If you want to be like Jesus, you must have the same passion and priorities of Jesus. We must adopt the same purpose Jesus had.

How do we respond to this “global” message of John 3:16?  We must go!

  • We must pray God will give us a passion for the whole world.
  • We must pray God will give our churches a passion for the whole world.
  • We must pray we would be sensitive and obedient if God says, “go.”

I remember hearing someone preach while I was in seminary and he used this to challenge our student body regarding God’s call on our lives. He said, “Most of us say we are willing to go, but in reality we are planning to stay.” He challenged us to reverse that notion and instead be “planning to go, but willing to stay.”

God does not want us all to go, but He does want us to see the whole world. And for some of us, He will call us to go. Will you be willing to go, should He call?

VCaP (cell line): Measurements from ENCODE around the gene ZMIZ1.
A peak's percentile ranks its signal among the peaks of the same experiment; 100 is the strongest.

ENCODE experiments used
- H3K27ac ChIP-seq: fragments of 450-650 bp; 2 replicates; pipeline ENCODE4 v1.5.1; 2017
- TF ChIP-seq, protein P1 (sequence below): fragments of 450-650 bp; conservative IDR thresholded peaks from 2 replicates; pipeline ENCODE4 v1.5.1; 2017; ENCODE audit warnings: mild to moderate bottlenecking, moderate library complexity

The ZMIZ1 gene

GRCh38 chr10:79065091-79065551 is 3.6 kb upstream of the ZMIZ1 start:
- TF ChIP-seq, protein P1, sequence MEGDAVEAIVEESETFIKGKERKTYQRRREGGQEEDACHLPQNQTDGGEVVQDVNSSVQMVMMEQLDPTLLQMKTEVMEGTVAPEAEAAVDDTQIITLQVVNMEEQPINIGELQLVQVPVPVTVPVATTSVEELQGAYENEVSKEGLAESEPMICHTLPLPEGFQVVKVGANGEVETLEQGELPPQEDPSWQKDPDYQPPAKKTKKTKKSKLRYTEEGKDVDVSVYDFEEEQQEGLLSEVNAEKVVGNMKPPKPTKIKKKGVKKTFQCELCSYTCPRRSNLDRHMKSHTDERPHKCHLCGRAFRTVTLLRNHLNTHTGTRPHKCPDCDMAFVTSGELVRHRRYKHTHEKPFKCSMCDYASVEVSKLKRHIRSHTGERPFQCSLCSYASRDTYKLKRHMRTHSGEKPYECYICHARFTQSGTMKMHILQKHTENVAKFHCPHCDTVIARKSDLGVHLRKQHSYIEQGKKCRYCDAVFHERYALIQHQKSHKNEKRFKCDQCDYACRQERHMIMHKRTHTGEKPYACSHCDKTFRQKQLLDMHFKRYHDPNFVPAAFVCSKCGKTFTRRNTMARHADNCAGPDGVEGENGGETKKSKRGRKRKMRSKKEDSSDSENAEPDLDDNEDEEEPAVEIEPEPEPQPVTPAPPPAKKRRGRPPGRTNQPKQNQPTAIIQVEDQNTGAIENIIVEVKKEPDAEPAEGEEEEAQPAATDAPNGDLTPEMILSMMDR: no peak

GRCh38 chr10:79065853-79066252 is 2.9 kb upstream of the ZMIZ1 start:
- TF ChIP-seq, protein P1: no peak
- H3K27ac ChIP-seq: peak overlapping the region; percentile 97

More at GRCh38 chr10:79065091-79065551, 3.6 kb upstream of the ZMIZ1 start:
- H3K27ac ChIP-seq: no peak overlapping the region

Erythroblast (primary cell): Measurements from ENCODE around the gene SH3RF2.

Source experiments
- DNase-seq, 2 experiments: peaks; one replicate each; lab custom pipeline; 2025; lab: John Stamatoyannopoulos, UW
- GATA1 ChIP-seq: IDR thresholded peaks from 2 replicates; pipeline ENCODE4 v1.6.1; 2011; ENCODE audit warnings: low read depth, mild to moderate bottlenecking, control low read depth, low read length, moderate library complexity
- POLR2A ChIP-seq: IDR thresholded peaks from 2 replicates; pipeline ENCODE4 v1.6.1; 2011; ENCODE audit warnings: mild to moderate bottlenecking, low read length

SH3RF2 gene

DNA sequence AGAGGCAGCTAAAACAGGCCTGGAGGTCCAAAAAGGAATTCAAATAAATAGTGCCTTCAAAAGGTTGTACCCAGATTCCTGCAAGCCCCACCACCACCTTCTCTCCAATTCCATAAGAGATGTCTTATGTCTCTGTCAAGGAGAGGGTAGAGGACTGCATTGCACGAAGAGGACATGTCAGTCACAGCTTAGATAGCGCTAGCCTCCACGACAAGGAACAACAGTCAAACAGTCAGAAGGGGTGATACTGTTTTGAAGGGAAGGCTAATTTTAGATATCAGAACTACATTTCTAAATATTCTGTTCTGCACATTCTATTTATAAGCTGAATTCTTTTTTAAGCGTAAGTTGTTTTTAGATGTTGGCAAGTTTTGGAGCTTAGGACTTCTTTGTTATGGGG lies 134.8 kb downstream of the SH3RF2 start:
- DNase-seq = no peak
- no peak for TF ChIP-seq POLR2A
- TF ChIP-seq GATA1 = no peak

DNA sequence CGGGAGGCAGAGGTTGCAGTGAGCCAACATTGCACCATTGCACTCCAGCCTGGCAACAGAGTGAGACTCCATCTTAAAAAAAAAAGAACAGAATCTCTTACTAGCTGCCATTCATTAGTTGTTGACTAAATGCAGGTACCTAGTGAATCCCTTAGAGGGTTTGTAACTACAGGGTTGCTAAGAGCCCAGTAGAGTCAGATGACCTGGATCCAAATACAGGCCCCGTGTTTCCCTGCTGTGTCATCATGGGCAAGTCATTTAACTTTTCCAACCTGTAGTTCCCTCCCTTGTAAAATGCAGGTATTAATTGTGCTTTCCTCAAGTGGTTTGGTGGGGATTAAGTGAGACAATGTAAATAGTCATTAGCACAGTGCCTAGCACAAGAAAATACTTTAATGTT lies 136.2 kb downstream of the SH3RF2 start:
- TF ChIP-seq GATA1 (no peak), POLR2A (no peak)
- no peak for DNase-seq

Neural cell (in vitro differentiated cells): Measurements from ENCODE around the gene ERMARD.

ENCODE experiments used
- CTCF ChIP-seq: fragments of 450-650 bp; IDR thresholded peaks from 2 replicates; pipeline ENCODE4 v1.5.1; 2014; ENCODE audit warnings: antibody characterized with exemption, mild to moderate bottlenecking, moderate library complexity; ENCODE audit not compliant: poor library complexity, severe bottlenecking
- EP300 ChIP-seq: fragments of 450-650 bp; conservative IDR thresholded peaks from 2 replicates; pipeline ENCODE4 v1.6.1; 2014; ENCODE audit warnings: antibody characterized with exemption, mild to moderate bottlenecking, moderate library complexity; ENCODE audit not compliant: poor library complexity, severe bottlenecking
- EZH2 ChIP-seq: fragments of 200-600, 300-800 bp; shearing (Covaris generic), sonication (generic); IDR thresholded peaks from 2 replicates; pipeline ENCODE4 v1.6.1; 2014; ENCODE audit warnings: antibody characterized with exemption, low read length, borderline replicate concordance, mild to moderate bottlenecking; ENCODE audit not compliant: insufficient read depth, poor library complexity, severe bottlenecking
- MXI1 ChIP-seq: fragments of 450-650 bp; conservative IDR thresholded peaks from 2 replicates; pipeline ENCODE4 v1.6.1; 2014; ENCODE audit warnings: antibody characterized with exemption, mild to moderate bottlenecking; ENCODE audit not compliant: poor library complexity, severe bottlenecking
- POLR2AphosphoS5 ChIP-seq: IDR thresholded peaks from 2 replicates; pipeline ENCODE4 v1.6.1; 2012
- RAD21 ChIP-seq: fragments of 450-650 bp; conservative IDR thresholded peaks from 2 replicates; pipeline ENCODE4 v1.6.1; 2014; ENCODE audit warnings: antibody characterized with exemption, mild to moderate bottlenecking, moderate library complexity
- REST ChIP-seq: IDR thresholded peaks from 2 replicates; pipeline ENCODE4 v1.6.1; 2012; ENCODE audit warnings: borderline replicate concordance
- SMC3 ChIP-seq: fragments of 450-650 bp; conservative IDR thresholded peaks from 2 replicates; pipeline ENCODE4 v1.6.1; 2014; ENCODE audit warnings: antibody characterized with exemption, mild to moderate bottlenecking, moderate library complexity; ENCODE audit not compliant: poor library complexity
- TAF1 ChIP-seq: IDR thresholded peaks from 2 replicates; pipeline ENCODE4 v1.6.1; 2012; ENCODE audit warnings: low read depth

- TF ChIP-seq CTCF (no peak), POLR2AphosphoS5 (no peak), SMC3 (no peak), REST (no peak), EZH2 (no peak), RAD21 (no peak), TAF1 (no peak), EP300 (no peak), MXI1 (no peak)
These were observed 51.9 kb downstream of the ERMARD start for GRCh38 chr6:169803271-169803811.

Whether we are called to go or not, we are called to participate in global missions, and that brings us to the annual offering of Southern Baptists called the Lottie Moon Christmas Offering.

The Sacrificial Message of John 3:16

“For God so loved the world that He gave”! What sacrifice! Since Christ sacrificed for us in such a way that He gave Himself on a cross, should not we sacrifice so all the world might know He died to save them from their sin? All of us should think deeply about what we are going to give to missions this year in hopes that someone will have the opportunity to hear about Christ.

Would you consider putting missions at the very top of your Christmas list? Would you consider spending on missions at least as much as the most expensive gift you are going to buy? If we really care about the world knowing Jesus, can we do anything less?

In the words of our own Southern Baptist missionary heroine, Lottie Moon:

“Why should we not … instead of the paltry offerings we make, do something that will prove that we are really earnest in claiming to be followers of him who, though he was rich, for our sake became poor?”

January Bible Study videos now online

January Bible Study 2021 Preview Videos are now available online!